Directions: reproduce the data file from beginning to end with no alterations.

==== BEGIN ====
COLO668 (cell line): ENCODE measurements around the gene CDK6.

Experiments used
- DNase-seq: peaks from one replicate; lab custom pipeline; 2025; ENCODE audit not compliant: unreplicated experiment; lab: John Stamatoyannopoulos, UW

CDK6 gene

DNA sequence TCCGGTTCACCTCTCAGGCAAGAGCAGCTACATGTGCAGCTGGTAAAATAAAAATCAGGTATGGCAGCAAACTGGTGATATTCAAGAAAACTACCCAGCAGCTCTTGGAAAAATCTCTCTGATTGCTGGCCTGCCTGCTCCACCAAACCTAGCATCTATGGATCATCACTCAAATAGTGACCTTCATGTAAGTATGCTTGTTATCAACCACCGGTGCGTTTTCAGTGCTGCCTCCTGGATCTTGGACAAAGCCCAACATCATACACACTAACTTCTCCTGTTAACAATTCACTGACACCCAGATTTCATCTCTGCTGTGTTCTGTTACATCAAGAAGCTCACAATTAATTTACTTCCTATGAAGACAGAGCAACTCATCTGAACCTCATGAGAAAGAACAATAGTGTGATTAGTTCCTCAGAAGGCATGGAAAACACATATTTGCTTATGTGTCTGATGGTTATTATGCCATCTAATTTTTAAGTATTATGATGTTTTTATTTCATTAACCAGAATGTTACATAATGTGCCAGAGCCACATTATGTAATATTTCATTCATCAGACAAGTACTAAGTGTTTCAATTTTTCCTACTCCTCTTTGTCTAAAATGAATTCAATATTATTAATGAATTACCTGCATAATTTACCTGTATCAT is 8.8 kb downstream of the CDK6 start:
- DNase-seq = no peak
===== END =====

COLO668 (cell line): ENCODE measurements around the gene CDK6.

Experiments used
- DNase-seq: peaks from one replicate; lab custom pipeline; 2025; ENCODE audit not compliant: unreplicated experiment; lab: John Stamatoyannopoulos, UW

CDK6 gene

DNA sequence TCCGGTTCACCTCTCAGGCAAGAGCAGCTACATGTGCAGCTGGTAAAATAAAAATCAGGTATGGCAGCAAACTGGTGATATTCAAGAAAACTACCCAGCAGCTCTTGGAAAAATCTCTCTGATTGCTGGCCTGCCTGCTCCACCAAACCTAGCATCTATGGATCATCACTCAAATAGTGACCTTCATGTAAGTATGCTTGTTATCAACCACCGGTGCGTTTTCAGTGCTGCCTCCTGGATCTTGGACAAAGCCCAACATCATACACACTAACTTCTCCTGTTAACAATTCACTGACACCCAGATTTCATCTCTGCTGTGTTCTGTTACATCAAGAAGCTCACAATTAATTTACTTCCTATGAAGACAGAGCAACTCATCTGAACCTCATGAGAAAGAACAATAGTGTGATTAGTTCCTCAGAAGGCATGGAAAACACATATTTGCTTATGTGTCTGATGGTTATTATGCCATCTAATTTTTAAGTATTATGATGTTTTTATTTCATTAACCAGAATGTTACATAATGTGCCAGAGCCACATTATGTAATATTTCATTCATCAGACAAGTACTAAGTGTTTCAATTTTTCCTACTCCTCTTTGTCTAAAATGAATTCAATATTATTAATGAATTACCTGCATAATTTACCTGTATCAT is 8.8 kb downstream of the CDK6 start:
- DNase-seq = no peak